Are You Screwing Up Your Emails?

by Brian on May 27, 2010

Email is one of the most commonly used means of communication in business today.

So, you will often find yourself responding to email inquiries from your website or blog.

From our experience, emails usually turn into a back and fourth dialogue.

A lot of businesses get this right… But a lot more get it wrong.


This is an opportunity for you to get to know your “visitors” better. Meaning, you have an opportunity to see things from their point of view. Ask yourself, “Why are they asking that question?” and “What’s in it for them?”

This is also your chance to build value and rapport. You must make sure you acknowledge and answer the question completely and honestly.

It does not matter if you think the question is dumb, it’s a real concern to the person who wrote it.


Try to give a solution in your answer that is customized to your visitor’s needs. Be real and authentic.

One technique for answering questions across any medium is called Feel, Felt, Found.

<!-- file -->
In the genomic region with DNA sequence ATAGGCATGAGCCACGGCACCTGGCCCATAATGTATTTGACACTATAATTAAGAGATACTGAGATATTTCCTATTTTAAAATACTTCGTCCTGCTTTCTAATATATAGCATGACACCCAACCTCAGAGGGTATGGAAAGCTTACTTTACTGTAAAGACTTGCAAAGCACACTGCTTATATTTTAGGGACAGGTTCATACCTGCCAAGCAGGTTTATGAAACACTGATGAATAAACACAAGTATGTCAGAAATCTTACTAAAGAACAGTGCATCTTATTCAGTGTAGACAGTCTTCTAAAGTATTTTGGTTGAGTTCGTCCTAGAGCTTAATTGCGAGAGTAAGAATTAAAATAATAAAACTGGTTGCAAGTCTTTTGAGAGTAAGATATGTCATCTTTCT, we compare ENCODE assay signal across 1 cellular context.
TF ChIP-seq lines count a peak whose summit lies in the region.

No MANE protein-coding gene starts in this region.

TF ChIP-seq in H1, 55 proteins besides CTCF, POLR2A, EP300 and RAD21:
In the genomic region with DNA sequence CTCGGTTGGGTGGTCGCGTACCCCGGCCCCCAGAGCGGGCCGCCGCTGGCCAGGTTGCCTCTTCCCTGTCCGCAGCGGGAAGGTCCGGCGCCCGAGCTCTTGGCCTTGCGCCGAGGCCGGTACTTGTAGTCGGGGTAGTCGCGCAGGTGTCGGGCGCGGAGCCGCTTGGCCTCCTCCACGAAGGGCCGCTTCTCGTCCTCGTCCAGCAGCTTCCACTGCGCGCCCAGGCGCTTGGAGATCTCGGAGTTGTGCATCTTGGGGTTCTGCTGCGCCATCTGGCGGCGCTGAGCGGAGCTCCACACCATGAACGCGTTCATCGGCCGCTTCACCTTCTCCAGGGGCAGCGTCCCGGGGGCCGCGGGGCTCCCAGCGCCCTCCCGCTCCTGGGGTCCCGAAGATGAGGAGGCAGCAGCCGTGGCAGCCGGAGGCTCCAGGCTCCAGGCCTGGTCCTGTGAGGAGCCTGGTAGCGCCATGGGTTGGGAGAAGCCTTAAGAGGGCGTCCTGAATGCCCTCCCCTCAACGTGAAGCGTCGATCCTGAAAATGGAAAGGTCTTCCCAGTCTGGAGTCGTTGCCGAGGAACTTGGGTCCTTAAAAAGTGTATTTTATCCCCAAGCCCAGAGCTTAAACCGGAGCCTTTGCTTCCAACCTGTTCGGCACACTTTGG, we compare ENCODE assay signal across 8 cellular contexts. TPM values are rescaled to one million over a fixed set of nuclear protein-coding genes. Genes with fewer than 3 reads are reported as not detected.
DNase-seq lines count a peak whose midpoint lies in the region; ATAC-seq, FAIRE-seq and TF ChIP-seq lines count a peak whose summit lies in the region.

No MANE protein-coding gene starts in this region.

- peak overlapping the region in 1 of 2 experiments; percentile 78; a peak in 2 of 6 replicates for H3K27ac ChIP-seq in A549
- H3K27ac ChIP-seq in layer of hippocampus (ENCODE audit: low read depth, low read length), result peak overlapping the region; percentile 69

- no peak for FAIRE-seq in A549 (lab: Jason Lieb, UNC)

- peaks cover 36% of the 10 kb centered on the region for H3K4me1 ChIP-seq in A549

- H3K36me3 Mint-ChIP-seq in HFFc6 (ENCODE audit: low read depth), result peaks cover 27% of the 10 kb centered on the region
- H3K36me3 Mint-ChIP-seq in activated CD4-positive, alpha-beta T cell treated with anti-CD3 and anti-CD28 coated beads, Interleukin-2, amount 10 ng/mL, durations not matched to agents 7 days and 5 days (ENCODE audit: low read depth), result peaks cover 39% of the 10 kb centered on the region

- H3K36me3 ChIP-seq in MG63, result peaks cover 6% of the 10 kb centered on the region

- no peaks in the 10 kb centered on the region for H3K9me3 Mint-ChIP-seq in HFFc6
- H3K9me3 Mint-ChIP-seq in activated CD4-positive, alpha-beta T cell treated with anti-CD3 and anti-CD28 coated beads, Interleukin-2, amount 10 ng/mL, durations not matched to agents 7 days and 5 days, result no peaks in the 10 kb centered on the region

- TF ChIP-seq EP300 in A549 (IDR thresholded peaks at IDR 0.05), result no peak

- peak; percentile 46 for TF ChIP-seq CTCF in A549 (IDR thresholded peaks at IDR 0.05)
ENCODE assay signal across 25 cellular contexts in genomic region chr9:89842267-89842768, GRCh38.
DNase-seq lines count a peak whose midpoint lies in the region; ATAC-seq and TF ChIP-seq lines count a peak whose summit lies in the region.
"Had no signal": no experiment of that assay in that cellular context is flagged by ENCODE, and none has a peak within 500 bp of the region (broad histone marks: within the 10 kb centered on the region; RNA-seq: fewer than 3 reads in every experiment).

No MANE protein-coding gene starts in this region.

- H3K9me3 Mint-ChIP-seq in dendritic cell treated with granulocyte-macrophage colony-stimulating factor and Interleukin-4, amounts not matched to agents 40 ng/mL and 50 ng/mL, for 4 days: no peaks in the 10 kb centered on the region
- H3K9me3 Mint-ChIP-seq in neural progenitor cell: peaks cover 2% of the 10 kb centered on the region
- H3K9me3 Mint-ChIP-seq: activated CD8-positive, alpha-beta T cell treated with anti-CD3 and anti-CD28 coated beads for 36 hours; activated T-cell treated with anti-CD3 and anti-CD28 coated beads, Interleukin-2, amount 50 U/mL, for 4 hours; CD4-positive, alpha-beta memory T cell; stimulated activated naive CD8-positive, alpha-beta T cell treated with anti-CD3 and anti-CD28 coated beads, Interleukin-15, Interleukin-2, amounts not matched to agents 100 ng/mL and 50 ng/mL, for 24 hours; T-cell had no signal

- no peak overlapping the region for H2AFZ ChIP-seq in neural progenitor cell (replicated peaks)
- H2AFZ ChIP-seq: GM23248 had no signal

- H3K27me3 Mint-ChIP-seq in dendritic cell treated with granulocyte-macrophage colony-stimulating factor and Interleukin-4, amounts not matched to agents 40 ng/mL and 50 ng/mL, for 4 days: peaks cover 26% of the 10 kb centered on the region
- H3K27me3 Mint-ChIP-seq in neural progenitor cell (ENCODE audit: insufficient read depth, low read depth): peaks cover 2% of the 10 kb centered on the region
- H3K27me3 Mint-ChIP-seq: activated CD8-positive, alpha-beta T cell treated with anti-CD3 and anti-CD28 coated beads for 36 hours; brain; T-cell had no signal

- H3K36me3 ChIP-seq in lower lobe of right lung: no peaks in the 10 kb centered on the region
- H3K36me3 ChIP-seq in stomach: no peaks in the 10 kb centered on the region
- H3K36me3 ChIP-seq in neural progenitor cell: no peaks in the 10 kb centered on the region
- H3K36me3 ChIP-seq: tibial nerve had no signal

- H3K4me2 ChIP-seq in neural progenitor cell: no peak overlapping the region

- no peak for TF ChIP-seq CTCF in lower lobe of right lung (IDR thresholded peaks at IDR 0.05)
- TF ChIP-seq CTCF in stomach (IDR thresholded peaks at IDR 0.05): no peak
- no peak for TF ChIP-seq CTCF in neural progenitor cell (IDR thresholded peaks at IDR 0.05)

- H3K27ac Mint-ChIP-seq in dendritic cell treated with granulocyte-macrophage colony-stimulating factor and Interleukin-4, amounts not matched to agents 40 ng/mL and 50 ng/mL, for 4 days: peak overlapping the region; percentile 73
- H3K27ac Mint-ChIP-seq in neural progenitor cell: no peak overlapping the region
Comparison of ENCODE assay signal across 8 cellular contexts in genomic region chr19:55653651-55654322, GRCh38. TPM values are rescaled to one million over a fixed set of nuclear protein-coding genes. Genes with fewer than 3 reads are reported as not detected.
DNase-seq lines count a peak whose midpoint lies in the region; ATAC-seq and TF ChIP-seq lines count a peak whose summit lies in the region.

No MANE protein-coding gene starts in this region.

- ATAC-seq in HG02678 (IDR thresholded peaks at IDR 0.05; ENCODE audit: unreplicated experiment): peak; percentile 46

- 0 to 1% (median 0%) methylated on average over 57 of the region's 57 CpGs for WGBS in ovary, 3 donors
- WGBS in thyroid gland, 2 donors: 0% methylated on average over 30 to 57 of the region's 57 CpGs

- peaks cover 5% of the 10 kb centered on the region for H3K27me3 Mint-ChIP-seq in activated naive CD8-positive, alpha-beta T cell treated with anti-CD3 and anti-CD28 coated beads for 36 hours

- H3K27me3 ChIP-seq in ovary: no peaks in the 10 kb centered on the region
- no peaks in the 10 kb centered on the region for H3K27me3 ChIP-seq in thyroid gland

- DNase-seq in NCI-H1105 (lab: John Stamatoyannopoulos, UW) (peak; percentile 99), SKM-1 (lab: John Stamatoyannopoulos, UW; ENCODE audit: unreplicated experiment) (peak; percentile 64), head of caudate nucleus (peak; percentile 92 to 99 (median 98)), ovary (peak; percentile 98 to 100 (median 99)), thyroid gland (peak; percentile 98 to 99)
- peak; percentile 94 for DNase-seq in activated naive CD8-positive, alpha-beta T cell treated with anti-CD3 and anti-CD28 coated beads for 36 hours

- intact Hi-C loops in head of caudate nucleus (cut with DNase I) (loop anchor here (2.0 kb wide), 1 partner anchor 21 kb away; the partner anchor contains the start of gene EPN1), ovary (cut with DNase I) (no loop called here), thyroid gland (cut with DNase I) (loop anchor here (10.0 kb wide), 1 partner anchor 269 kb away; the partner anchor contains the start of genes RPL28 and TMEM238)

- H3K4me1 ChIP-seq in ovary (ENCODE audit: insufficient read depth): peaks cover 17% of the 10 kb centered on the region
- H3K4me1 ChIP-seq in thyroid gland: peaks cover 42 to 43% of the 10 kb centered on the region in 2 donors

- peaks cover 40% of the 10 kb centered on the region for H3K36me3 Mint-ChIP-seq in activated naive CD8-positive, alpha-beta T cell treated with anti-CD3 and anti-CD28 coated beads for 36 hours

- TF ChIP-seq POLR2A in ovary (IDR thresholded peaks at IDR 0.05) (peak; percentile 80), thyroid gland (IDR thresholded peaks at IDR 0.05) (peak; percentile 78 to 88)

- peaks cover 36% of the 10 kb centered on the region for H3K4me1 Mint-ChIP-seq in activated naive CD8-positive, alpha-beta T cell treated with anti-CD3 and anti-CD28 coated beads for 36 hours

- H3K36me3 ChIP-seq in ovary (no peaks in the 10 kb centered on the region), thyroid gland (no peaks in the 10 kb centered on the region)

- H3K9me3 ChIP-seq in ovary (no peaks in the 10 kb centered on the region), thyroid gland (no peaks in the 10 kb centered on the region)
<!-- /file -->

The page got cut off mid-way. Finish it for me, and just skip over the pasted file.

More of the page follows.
• “I understand how you feel.”
  • “I felt the same way.”
  • “What I found was…”

This technique is more of a guideline… but gives you something to start with.

In addition to answering their question, try to pose one or more questions that will both:

  • Help you gather more information about your visitor.
  • Prompt further thought and interest in you and your business.

Asking questions will also show your visitor that you are interested in their needs and what they have to say… that you care about them.


Most people respond to requests for more information with a bunch of marketing “fluff.” Differentiate yourself by showing genuine interest in their needs. It’ll make them more open to working with you.

You should treat emails like you would a conversation. However, it’s imperative not to get lazy and start using a bunch of acronyms and abbreviations.

Also, do not type either in all lowercase (looks unprofessional) or ALL UPPERCASE or all bold (you don’t want to shout).

Simply stated, keep it casual and friendly, but still professional.

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